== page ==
Labour leader Ed Miliband lends support to lollipop campaign in Lowestoft

Answering tough questions on how Labour would run the country, Ed Miliband started off by giving his support to school crossing patrols when he visited Lowestoft.

The party leader tackled an array of topics as the election campaign rolled in to town yesterday afternoon.

He spoke with the local school crossing patrol workers who are fighting hard against Suffolk County Council's controversial decision to stop funding lollipop patrols and also took part in a question and answer session.

He backed the region's involvement in the growing energy sector and offered support to school crossing campaigners. All of Suffolk's crossing patrols will be axed by the county council if communities or local councils cannot step forward to take them over. Cutting their funding will save the authority �230,000 - about 5.1pc of the �4.5million it needs to save.

'I remember as a kid, my school was just around the corner and we'd benefit from the local lollipop ladies,' said Mr Miliband.

'They're part of the security and safety for parents; it gives them peace of mind.

'I'd urge the county council to look again at making the numbers add up. I know it's hard for them because it's coming from government cuts, but it's important.'

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At St Andrew's Church hall in the centre of Lowestoft, Mr Miliband fielded questions about the country's crippling deficit, the tripling of student fees, NHS reforms, the future of nuclear power and the ongoing battle to save Suffolk's threatened local libraries.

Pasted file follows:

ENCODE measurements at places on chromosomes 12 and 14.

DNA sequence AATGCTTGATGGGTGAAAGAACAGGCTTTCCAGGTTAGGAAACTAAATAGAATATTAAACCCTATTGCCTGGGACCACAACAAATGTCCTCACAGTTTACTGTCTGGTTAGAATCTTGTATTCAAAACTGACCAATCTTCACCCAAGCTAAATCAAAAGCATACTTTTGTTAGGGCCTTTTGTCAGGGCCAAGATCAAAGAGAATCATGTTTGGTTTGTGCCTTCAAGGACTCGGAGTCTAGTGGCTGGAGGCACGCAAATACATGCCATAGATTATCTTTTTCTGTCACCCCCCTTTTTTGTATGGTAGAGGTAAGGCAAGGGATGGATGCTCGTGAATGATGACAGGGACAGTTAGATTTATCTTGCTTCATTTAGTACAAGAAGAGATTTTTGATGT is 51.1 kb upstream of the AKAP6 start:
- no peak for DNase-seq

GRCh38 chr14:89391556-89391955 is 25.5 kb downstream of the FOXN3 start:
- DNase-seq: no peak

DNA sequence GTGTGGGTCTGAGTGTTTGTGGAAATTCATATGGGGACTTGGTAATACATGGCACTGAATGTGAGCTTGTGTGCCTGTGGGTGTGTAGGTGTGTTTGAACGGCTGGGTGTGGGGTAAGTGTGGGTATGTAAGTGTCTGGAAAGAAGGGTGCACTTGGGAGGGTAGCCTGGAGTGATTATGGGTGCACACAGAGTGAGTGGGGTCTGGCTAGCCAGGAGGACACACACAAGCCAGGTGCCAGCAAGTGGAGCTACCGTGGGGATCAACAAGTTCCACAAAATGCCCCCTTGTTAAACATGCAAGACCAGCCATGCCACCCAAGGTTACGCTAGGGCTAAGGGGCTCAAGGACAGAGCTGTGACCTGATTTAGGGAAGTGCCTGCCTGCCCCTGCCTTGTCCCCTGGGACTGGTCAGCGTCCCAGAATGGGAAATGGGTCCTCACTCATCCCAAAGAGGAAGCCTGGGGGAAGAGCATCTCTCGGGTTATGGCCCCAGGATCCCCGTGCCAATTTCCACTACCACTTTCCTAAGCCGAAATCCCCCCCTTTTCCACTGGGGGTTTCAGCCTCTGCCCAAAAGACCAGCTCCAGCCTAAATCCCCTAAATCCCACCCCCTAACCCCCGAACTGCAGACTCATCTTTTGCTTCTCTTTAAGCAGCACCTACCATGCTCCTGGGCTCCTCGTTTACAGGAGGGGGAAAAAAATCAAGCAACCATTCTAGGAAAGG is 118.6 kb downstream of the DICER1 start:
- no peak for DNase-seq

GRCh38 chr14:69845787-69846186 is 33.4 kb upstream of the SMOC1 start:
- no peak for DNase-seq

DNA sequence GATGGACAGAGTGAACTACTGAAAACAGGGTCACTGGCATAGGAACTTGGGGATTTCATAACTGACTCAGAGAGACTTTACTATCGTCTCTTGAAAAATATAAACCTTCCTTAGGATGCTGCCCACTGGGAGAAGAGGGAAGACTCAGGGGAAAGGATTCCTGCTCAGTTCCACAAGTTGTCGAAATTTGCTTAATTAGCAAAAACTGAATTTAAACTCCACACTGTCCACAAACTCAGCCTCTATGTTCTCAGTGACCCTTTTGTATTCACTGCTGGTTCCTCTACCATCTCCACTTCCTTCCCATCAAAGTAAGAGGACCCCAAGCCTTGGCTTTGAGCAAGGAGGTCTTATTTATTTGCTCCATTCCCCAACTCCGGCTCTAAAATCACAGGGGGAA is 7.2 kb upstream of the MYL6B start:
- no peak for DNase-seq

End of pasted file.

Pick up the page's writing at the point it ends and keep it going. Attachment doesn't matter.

The minister, who last visited Lowestoft in 2008 as secretary of state for energy and climate change, recently campaigned in his own constituency to save libraries from closure.

Speaking yesterday he said they were just one layer of the fabric of Britain that needs to be saved.

'There are things that matter; things that aren't just about money which define the character of this country,' he said.

'We need to do more to protect those things.'

Before an invited audience – not all staunch Labour supporters, Mr Miliband described his party as the real alternative but admitted that winning public support was paramount if he is to be the next Prime Minister.

'We've got to re-invent ourselves, not just as a political party but to be more like a social movement' he said.

'I've not come here to say 'vote for Ed Miliband so he can be in power and pull all the levers'. Change comes from the people: people as a movement create change.'

Explaining his support for the Alternative Vote system, he said the referendum was an opportunity to change politics.

He said: 'It's about whether we carry on with politics as usual. I think most people are fed up with politics as usual. In certain areas their votes don't really count - I'm talking about safe seats. I think the alternative vote is a way to make more people's votes count.

'At the moment we've got parties fundamentally disagreeing with all other parties all the time. This could change that culture.

'I only wish this referendum was not on the same day as the local elections because I think it confuses people.'

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